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Saturday, November 05, 2011

Tatiana Makovkin's "Letter to the People in Black Masks"

Speaking Truth to Sour! Follow the link to read the whole thing, but here's the last few marvelous grafs:
I squatted in the Lower East Side in the early 90s. Evictions are not a game. The cops rolled a tank onto 13th street when they wanted the squatters out. A TANK. Were these "protestors" actually intending to defend [a vacant building downtown they briefly and dramatically occupied] militarily? Did they think they had a chance? What is the point of barricades? What is the point of burning trash cans? Do you think that will make it possible for you to keep the building? Of course not. You know you can't win against their military might. We can only win against their limp morality, their shriveled integrity, and their flaccid principles. And we win by being morally strong, impeccable in our integrity and holding fast to wise and courageous principles of service and compassion. Service to the community. We win by expressing our morality, integrity and principles with clarity and grace.

The people who raged in the street last night were not motivated by an impulse to serve the community, that is clear. What did motivate them, really? Maybe they will do some introspection, look into themselves and ask of themselves what is true. Were they looking to have a good time? Craving excitement and adrenaline? Infatuated with their own egos and sense of identity? Were they swept up in the euphoric feeling that comes with being part of something, part of a group, a club? This movement is not about being in a club. This is the 99%. This is for everyone. We show our faces. And when I say this movement is for everyone, I want to feel that this movement is for you too.

The people who were part of the drama that played out late last night need to look into their hearts. They need to ask themselves who they serve. If they are seeking to serve their own selfish needs, they don't hold a place of honor in this movement. They are the troublesome relation and we are all wondering how they will reconcile with the rest of the family. Maturity is expressed in a willingness to take responsibility. They should apologize. Publicly. They should work to mend the damage that they have caused to the spirit and reputation of this movement, a movement awash in beauty and humility. The people in this movement are so humble, none of them will claim to have the authority to lead or to speak for the other members. We represent ourselves, and we are all in leadership positions. Decentralized structure means that we are all responsible. You be responsible too, "anarchists". Be responsible on a spiritual level. Be responsible on an emotional level to the good, trusting people in this movement whom you have hurt. Be responsible on an intellectual level by thinking carefully about your goals and strategy and acting for the good of the whole.

Taking this building and starting a library and center of operations would have been an action that served the good of the whole. But that is not what you did. You didn't take a building. You just took a lot of attention and made the conversation center around yourselves. The people in the movement deserve better. The 99% deserve better. They deserve an apology.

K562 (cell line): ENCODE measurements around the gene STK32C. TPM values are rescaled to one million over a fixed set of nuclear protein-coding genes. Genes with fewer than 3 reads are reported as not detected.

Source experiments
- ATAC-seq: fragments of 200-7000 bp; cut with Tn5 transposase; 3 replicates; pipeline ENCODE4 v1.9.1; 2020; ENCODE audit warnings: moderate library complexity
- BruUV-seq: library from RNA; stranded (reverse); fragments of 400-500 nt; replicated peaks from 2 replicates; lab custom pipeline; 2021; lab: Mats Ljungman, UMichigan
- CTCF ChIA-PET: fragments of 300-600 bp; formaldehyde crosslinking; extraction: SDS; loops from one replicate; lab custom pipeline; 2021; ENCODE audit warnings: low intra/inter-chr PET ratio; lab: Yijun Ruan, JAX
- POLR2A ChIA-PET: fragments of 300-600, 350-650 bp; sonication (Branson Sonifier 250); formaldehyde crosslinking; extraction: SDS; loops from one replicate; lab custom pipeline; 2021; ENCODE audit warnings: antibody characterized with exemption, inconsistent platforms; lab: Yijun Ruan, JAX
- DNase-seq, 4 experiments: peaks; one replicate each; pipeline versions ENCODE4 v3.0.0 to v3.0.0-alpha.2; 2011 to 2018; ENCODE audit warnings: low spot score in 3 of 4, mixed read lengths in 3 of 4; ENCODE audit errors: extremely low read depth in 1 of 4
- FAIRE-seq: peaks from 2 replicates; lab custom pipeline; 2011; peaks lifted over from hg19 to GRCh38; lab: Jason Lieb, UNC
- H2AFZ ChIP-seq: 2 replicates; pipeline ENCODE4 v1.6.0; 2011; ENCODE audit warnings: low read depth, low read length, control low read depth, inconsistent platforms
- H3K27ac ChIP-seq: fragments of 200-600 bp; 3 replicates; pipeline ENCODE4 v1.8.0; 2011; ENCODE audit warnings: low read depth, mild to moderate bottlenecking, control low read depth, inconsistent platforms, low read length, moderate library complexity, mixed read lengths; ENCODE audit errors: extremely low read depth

7 comments:

ian @ paul said...

While tactically the action may have been unsound, to blame them for the extremely militarized police response and characterize them as “… looking to have a good time? Craving excitement and adrenaline? Infatuated with their own egos and sense of identity?” is intellectually lazy. Almost all of the criticisms of the black bloc (or other militant) actions during the general strike draw their rhetorical force from rendering those resisting the police as adolescents unaware of what they’re doing.

In reality, the people that planned and participated in these actions have been deeply involved in the occupations from day one, organizing the kitchens/bathrooms/libraries/general assemblies of the occupations and then also decided to attempt to occupy a building. These people have sophisticated and developed political analysis (whether you agree with or not), and shouldn’t be written off. The barricades were burned not “for fun”, but because the smoke counteracts the teargas that police were raining down on the crowd. People cover their faces not as a fashion statement, but so the police don’t target them. To say that they were asking for police repression is to justify the police’s behavior and role.

Social movements certainly need their popular/public components, but they also need to be able to deal with the police when they show up (as they inevitably will when power is challenged, or in this case, when property rights are). I’ve found this to be a large part of north american exeptionalism when thinking about social movements: Nobody condemned the resistance in Oaxaca when they burned barricades, and nobody wagged their finger at the Egyptians when they turned over water cannons and burned down police stations.

If people think it the building occupation was tactically/strategically ineffective, then that’s a disagreement and argument worth having. However, simply writing these people off as a thoughtless mob that needs to “need to look into their hearts” and insinuating that they need to grow up isn’t helping at all.